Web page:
|© Abigail, age 3. Used by permission of father, Keith R. Courtesy of Artsonia.com|
In the mental-health field, interest in trauma has waxed and waned for over a century. Periods of fascination with trauma and its physiological, psychological, and behavioral manifestations have been followed by periods of denial and disbelief. However, studies of veterans of the Second World War; concentration-camp survivors; victims of childhood abuse and rape; and survivors of natural and man-made disasters—such as earthquakes, war, and terrorist attacks—have transformed how we view and define trauma.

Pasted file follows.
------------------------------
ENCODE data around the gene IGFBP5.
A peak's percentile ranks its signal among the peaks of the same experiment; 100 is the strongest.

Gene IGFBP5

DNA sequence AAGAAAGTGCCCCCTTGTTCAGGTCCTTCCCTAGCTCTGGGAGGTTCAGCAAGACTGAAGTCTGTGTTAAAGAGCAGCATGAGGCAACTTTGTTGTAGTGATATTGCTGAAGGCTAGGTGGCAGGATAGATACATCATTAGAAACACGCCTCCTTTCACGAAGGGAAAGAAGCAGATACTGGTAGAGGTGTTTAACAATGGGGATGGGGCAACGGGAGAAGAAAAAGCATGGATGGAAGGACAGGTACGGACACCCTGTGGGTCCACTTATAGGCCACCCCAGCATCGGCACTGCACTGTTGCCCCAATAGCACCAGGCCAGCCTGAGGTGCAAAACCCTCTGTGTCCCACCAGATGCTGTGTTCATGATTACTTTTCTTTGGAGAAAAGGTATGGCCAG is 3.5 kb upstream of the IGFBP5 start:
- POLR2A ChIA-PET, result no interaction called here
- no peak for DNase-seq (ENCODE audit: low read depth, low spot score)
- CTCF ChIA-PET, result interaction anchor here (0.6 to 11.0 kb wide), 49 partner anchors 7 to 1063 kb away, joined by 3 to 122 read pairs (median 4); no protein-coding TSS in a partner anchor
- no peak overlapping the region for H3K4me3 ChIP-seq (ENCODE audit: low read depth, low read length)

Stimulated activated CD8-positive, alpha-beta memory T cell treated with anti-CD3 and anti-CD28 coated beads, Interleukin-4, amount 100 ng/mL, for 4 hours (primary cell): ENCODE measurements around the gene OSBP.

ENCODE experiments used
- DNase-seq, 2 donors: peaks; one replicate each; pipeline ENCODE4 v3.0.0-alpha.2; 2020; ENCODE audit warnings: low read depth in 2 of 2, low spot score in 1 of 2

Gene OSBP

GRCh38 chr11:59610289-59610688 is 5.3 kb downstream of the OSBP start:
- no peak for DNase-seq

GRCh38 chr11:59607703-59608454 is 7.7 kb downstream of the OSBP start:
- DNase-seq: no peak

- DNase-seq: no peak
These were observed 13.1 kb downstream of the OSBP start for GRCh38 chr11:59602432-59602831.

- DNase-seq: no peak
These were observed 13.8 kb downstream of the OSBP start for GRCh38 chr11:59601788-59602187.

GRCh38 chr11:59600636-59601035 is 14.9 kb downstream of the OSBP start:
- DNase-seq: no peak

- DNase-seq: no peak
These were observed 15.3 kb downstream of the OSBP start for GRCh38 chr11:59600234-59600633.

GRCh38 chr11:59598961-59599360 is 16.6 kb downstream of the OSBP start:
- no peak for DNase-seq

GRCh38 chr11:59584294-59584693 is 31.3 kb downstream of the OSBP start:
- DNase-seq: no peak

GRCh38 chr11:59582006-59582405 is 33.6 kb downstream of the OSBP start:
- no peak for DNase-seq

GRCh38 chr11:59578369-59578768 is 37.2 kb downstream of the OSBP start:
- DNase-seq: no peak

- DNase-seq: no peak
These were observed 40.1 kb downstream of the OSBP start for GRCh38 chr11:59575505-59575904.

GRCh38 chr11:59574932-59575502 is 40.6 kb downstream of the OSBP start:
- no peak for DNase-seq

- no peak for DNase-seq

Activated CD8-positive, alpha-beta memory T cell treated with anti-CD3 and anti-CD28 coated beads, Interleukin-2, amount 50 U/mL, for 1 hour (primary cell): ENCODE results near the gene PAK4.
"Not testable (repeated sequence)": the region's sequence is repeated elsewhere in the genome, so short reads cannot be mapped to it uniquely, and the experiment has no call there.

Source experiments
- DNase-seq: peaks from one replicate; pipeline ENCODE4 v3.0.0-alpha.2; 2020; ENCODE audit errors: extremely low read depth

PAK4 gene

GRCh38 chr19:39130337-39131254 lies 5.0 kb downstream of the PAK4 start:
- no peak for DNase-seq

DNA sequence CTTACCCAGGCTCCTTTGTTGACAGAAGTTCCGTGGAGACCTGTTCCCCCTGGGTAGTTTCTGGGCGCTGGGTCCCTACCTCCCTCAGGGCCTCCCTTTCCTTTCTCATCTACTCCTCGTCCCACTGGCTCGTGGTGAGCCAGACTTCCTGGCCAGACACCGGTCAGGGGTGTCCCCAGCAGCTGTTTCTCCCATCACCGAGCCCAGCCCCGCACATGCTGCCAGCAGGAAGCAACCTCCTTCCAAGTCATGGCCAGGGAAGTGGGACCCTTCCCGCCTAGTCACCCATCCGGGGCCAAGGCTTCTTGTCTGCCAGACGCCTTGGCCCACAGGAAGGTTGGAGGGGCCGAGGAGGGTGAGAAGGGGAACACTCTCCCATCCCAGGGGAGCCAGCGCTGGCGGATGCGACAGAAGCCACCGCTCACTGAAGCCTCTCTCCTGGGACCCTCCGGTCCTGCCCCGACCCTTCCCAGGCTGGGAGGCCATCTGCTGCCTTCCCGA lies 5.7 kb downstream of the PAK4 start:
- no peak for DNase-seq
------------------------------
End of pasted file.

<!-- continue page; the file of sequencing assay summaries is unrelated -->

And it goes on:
Today, psychic trauma is seen as an understandable reaction to a sudden, unexpected, and intense event that taxes individuals beyond their usual capacity to cope. Similar to adult psychic trauma, childhood psychic trauma is defined as a reaction to an overwhelming event that is a real or perceived threat to a child's life, or their physical or psychological well-being. To be considered traumatic, such events must be accompanied by feelings of intense fear, helplessness, or horror. 2 The child's assumption that parents and caretakers are all-powerful is challenged; the belief that the world is a safe and secure place is shattered.
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